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Homeostasis in the Human Body

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  • 0:01 Homeostasis
  • 0:59 Communication Systems
  • 2:06 Negative Feedback Loop
  • 2:51 Body Temperature
  • 3:27 Blood Glucose Levels
  • 4:30 Lesson Summary
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Lesson Transcript
Instructor: Rebecca Gillaspy

Dr. Gillaspy has taught health science at University of Phoenix and Ashford University and has a degree from Palmer College of Chiropractic.

Homeostasis is the term we use to describe the reasonably stable internal environment of your body. Learn how parts of your body communicate with each other to maintain this state of homeostasis, and how negative feedback loops work.

Homeostasis

Imagine a tightrope walker on a wire. In a way, we could say that a tightrope walker is maintaining homeostasis as his body balances on the wire. Homeostasis is a term that means the ability to maintain a reasonably stable internal condition regardless of the surrounding factors. Our tightrope walker looks relatively stable, even though virtually every muscle inside his body is in constant motion, making small adjustments so he can remain balanced.

The term 'homeostasis' is typically used to describe the internal condition of your body. Inside your body, there's a precise balancing act going on. Every minute of the day, the internal systems of your body are in constant motion, making adjustments that enable you to feel remarkably balanced. In this lesson, you'll learn how homeostasis is achieved within the human body.

Communication Systems

In order for your body systems to maintain a fairly consistent internal environment, they need to be on speaking terms. Communication within your body is accomplished through the nervous system, which uses electrical signals traveling along nerves, and the endocrine system, which uses hormones that travel through the blood to convey messages.

Regardless of which system is communicating, three basic components are present. You have a receptor to detect the change, a control center to determine how to respond to that change, and an effector to carry out the orders and return the body to homeostasis.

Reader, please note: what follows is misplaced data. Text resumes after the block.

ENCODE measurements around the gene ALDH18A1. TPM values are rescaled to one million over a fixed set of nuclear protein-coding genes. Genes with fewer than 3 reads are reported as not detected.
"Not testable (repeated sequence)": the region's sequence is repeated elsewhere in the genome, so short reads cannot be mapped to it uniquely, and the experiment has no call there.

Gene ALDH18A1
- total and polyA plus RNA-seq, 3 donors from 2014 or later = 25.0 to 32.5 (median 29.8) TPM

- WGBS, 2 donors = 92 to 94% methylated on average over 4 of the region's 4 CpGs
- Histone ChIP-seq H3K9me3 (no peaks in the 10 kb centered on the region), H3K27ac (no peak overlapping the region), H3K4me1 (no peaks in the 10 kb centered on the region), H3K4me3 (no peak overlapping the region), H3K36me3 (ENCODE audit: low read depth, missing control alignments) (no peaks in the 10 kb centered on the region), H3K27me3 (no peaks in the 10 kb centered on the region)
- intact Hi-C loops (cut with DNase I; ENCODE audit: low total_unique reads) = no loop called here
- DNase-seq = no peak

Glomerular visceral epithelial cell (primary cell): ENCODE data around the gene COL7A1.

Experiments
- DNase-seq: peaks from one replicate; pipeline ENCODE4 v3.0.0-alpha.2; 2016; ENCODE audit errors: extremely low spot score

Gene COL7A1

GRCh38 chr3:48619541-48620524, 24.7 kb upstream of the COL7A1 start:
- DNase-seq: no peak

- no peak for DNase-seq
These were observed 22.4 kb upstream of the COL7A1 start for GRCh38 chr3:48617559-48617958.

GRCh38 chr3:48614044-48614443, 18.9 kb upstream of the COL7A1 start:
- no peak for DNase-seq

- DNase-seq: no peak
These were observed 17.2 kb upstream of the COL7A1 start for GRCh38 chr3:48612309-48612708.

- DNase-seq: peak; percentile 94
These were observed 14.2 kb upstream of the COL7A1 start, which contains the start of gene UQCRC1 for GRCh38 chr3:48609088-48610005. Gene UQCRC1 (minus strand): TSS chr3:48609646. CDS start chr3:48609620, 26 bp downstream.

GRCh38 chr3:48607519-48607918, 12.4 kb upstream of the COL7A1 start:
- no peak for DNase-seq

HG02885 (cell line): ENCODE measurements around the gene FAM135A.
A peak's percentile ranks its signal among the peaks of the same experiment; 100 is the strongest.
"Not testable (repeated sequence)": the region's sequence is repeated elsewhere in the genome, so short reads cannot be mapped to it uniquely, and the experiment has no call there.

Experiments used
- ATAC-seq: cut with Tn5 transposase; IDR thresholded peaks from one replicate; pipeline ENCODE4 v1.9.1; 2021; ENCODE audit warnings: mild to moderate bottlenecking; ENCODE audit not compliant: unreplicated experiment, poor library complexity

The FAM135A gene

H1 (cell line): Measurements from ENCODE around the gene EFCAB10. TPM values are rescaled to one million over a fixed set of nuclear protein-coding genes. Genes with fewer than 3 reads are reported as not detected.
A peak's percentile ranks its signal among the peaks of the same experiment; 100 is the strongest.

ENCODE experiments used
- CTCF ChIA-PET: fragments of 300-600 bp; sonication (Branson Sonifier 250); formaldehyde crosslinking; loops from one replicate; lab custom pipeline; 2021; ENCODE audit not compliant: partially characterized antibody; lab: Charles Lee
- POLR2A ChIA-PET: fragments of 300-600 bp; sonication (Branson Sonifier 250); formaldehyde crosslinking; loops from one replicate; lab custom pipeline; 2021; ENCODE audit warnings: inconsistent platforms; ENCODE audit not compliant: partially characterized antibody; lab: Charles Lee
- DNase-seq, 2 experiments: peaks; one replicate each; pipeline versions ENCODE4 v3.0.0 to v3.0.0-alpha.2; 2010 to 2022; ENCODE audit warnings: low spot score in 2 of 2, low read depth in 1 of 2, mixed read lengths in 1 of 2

When you think about it, maintaining homeostasis inside your body is a lot like reporting a crime to the police. Let's say you see someone spray painting graffiti on the side of a building. You pick up the phone and call the police station, which then sends out an officer to return the situation to its original state. In this case, you are the receptor, the police station is the control center, and the officer is the effector.

Negative Feedback Loop

The scenario we just looked at is an example of a negative feedback loop. With negative feedback loops, we see that the original state is restored due to a response that opposes a change.

A great example of a negative feedback loop is your home's heating system. When the temperature inside your home gets too cold, receptors inside your home's thermostat detect the change. The thermostat, which is the control center, determines that more heat is needed and sends a signal to the effector, in this case, your furnace, telling it to crank up the heat. In other words, your home's heating system opposed the drop in temperature and restored the original temperature.

Body Temperature

Negative feedback loops are used for most of the homeostatic controls in your body. For example, your body has its own thermostat to maintain your body temperature at a steady 98.6 degrees Fahrenheit. Your body's thermostat is your hypothalamus. When your body temperature gets too hot, the change is reported to your hypothalamus. Your hypothalamus then sends out orders out to the appropriate body structures via the nervous system. The result is that your body releases heat by sweating and through the dilation of small blood vessels just below the surface of your skin.

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